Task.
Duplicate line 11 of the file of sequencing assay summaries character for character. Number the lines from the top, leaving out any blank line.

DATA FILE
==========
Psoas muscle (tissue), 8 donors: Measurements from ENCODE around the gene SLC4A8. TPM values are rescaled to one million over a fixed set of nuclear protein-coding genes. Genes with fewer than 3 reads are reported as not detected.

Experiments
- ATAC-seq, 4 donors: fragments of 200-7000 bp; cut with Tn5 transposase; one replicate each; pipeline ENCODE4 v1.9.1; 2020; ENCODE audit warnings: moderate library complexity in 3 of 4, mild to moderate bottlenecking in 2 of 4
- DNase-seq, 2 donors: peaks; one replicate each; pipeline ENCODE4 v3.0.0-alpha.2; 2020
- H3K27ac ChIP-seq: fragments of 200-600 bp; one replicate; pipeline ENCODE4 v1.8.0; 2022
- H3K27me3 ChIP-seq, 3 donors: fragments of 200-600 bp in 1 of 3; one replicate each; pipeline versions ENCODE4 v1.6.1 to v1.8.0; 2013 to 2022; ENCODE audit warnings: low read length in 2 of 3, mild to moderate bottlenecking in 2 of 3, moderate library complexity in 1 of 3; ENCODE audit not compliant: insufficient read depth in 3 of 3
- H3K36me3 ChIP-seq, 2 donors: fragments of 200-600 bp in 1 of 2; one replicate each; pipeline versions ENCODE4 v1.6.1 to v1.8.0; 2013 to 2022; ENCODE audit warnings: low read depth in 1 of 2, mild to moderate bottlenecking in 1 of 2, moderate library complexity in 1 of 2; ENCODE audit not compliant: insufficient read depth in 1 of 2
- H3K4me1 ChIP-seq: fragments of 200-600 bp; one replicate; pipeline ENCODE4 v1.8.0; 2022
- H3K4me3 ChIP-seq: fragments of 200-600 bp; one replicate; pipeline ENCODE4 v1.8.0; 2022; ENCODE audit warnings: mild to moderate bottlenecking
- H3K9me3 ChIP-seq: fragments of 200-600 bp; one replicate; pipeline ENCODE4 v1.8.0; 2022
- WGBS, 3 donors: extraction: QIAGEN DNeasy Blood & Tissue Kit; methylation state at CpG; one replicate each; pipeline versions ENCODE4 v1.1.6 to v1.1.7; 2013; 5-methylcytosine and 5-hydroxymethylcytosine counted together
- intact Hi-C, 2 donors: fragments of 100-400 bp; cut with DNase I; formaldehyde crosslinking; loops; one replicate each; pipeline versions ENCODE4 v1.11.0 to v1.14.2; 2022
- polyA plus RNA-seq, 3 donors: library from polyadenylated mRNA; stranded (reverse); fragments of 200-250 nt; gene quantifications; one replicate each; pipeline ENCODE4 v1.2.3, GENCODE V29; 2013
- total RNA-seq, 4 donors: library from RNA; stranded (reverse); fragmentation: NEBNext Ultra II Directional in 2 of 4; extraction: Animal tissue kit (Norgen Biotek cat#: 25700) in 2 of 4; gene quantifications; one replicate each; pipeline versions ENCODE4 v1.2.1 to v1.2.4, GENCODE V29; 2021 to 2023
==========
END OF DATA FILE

- WGBS, 3 donors: extraction: QIAGEN DNeasy Blood & Tissue Kit; methylation state at CpG; one replicate each; pipeline versions ENCODE4 v1.1.6 to v1.1.7; 2013; 5-methylcytosine and 5-hydroxymethylcytosine counted together